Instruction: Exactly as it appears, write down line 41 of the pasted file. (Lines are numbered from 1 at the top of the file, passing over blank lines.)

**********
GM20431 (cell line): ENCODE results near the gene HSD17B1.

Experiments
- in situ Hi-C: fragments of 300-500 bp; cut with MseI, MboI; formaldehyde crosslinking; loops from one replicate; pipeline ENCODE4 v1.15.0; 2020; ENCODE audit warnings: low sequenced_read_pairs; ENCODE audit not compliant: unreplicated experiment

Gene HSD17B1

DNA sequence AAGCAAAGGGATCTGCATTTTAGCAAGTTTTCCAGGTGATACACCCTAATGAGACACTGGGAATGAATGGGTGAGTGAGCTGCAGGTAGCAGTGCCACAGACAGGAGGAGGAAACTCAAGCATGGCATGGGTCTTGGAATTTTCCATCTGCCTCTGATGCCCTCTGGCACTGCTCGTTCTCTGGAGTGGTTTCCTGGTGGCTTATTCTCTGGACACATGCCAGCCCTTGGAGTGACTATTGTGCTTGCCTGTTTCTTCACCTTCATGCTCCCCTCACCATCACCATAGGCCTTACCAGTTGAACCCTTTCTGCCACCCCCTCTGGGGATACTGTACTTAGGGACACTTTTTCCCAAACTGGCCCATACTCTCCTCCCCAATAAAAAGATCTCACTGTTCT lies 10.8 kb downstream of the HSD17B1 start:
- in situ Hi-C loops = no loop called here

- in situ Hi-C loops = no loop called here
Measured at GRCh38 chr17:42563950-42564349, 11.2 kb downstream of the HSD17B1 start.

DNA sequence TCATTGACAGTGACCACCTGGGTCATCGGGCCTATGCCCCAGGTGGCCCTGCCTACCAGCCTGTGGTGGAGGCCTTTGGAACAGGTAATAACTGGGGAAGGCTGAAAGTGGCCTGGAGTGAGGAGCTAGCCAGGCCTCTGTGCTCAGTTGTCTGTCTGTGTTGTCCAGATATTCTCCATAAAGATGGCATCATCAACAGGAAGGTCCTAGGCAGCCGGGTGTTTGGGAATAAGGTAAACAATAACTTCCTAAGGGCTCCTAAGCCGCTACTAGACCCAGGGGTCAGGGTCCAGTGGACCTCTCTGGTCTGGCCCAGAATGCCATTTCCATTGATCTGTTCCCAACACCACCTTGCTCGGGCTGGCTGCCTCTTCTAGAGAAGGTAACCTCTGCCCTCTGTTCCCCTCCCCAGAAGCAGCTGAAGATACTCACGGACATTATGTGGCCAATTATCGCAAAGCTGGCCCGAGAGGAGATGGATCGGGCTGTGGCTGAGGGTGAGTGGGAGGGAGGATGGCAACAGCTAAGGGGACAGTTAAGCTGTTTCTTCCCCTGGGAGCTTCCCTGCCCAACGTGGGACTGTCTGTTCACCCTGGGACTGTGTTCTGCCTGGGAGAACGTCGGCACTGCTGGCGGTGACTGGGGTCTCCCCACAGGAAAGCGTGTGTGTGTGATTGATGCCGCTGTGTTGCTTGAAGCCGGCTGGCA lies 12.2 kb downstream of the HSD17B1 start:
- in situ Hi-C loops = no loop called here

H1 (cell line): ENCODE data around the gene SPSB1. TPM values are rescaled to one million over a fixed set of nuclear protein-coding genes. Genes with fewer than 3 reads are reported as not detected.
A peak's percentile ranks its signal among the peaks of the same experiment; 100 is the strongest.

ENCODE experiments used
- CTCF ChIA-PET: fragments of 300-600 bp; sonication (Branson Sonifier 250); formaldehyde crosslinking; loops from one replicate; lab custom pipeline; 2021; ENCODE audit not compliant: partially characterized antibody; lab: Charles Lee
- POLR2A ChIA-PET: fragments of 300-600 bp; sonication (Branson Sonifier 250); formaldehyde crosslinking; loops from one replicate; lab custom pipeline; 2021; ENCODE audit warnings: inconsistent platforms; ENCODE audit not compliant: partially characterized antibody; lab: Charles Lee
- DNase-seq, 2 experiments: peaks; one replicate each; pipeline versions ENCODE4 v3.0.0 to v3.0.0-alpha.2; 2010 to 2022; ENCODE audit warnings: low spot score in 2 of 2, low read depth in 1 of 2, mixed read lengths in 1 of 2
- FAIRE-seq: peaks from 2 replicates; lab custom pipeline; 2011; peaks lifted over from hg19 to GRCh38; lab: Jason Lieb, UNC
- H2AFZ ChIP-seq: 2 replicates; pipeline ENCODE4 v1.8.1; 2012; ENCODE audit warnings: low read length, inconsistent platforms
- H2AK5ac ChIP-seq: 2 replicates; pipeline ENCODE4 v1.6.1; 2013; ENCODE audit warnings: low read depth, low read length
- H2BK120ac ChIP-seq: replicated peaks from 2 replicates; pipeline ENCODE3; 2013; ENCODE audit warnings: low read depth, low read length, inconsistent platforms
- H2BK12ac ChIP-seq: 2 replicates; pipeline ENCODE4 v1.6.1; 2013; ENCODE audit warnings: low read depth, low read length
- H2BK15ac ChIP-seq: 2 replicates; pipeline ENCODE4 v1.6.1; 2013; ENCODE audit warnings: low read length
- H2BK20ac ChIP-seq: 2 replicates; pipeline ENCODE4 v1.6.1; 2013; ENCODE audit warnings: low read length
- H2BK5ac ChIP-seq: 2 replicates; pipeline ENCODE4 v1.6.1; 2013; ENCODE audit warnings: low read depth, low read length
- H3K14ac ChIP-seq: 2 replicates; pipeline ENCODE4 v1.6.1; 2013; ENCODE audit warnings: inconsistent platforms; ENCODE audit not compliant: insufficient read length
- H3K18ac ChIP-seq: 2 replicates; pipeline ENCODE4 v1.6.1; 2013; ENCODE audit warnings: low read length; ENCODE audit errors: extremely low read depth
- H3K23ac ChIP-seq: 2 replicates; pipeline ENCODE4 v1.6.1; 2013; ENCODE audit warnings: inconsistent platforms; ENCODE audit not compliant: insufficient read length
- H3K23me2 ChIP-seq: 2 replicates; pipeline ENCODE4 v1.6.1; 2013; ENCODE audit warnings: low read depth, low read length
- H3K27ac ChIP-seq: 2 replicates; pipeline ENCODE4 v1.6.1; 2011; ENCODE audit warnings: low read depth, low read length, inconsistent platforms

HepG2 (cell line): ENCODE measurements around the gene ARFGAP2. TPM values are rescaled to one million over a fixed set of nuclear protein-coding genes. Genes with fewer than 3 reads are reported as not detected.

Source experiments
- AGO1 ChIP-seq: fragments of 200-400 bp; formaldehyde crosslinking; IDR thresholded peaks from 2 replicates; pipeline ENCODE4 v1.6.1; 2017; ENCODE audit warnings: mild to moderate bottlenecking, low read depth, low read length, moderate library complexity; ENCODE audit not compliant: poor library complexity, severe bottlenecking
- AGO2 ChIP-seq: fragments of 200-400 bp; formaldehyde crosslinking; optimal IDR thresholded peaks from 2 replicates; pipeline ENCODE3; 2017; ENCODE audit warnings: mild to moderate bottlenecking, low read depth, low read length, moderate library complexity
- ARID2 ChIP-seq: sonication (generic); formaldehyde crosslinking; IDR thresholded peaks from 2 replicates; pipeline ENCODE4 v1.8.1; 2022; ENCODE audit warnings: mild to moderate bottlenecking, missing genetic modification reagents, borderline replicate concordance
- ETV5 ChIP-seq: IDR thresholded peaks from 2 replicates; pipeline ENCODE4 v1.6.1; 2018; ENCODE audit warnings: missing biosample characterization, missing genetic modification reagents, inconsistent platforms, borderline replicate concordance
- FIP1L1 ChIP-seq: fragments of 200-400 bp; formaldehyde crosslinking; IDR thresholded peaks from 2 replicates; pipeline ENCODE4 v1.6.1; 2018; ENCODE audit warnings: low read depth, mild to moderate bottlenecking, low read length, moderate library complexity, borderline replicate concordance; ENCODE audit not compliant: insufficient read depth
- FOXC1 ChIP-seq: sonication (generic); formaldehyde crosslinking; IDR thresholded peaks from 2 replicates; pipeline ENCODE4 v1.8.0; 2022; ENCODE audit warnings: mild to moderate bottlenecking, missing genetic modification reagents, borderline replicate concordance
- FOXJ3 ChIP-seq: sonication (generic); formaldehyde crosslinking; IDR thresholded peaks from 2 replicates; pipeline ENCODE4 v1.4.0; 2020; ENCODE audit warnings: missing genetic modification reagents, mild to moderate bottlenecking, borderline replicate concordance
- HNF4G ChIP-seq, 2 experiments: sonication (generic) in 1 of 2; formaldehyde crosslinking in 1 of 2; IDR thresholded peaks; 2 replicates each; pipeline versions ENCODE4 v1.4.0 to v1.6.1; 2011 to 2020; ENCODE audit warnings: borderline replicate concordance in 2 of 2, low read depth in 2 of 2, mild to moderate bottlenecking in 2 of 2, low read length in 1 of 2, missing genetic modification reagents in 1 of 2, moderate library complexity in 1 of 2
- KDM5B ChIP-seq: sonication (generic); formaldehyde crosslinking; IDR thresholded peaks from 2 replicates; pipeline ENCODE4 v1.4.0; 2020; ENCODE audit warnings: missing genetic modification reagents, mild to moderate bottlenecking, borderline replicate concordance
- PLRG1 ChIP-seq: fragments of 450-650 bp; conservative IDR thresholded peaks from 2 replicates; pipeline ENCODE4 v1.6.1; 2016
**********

- PLRG1 ChIP-seq: fragments of 450-650 bp; conservative IDR thresholded peaks from 2 replicates; pipeline ENCODE4 v1.6.1; 2016